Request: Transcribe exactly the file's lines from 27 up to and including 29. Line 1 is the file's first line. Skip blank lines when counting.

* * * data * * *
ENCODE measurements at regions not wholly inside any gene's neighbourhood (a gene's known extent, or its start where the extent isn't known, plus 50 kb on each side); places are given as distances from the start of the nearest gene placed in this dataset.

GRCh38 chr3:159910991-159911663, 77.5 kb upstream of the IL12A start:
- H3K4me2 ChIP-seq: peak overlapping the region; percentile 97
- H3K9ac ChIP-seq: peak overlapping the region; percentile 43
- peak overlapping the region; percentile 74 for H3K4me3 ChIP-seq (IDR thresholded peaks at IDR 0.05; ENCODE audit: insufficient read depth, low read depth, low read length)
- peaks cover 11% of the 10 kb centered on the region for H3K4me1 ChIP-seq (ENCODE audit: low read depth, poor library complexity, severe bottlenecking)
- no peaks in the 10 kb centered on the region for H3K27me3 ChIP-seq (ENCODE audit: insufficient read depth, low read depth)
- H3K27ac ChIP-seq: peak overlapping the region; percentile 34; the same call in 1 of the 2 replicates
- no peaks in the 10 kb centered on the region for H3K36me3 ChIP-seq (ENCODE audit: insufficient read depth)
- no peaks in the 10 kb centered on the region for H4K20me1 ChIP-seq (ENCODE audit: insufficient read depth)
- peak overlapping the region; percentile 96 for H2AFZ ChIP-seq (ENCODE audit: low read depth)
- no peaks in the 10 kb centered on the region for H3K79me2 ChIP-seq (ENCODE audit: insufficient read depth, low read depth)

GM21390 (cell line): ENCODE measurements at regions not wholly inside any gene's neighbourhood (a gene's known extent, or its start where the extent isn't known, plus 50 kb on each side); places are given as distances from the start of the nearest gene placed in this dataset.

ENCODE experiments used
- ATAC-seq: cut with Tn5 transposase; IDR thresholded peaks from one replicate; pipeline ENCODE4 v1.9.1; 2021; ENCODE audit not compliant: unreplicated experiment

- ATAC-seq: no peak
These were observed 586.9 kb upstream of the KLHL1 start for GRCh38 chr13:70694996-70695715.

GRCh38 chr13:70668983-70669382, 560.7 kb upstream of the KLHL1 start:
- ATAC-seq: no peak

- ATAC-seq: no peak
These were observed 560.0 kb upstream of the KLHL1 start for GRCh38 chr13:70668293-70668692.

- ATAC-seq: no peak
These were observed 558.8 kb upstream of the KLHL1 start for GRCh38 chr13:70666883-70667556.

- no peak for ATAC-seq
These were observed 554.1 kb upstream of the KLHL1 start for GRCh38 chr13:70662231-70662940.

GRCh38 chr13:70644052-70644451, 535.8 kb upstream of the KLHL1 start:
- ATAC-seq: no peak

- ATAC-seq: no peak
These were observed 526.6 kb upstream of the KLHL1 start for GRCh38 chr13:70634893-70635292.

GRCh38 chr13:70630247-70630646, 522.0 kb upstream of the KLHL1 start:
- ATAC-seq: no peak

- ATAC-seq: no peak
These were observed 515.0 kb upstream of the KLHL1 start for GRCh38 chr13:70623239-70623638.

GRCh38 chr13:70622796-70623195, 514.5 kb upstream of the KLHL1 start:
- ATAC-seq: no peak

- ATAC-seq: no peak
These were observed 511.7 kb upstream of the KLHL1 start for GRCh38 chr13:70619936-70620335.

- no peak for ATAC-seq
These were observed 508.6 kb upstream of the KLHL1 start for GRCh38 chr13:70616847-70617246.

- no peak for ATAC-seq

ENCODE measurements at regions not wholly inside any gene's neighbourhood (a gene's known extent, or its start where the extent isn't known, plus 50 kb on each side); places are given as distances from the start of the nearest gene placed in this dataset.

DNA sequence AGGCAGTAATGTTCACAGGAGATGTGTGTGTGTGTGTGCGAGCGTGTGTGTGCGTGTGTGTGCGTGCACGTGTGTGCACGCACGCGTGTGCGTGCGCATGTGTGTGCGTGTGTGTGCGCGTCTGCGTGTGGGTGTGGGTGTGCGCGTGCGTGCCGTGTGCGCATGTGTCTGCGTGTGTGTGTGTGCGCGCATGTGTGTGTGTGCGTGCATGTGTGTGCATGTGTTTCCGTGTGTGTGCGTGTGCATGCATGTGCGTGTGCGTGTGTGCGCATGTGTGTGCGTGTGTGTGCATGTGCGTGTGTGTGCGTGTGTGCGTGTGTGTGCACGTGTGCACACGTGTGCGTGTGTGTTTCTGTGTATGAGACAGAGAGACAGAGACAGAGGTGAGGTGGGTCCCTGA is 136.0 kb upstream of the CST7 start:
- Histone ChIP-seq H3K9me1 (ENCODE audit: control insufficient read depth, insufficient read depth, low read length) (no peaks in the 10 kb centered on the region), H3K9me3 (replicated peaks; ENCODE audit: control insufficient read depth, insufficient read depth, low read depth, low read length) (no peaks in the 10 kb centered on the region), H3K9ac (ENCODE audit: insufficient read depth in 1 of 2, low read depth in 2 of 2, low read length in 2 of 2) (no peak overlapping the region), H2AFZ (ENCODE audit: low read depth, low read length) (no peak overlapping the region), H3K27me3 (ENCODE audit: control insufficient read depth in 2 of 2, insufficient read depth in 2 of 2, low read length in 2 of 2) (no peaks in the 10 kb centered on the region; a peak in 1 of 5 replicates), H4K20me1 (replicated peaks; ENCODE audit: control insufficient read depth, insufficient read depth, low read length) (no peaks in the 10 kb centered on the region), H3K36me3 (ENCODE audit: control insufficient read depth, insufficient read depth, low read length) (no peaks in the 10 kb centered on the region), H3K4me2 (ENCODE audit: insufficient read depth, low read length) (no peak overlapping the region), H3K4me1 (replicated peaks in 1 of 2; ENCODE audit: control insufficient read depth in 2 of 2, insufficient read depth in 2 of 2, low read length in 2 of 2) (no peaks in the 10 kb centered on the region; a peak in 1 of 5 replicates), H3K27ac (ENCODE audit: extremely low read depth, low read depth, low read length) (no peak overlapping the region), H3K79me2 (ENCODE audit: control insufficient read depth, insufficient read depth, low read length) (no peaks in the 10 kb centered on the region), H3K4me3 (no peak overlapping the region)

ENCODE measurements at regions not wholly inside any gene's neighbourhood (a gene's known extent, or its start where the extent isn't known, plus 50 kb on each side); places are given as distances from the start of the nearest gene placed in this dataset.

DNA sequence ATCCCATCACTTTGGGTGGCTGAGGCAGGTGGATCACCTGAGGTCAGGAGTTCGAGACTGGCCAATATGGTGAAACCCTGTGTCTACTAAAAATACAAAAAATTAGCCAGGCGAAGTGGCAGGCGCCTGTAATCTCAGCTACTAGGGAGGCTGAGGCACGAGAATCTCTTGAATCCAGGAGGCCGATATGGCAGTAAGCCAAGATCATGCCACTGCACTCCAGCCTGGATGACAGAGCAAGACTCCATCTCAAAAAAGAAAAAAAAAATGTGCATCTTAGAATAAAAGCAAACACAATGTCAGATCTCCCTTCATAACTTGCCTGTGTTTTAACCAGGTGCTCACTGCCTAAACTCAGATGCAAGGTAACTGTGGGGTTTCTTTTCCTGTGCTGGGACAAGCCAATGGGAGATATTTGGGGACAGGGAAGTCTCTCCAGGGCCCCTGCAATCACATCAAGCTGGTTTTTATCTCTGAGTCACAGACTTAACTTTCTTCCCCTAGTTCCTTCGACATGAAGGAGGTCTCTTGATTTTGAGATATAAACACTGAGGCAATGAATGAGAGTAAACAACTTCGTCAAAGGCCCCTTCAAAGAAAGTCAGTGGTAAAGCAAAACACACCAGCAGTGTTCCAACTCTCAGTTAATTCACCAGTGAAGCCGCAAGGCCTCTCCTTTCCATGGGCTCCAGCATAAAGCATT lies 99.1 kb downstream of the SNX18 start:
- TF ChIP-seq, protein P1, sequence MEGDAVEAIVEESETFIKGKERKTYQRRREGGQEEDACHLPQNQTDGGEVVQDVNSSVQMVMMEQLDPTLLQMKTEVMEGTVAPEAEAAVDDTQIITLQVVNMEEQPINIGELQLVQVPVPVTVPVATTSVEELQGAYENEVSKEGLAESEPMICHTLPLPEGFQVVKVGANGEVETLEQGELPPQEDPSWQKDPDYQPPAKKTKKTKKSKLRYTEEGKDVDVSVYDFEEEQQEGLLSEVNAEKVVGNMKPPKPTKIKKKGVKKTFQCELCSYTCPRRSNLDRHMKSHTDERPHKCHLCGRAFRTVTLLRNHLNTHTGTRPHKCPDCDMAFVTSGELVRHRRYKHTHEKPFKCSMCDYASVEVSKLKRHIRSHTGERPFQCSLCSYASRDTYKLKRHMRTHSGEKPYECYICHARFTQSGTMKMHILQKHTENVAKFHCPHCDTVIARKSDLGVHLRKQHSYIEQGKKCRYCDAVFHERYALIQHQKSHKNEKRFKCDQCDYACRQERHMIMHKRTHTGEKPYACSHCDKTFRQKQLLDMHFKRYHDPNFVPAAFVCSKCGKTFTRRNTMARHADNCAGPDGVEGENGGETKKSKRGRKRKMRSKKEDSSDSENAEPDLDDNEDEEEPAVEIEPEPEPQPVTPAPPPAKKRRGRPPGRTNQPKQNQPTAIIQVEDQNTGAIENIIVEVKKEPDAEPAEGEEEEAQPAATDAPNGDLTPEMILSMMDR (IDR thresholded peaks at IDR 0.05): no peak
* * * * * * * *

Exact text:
- ATAC-seq: no peak

- ATAC-seq: no peak
These were observed 526.6 kb upstream of the KLHL1 start for GRCh38 chr13:70634893-70635292.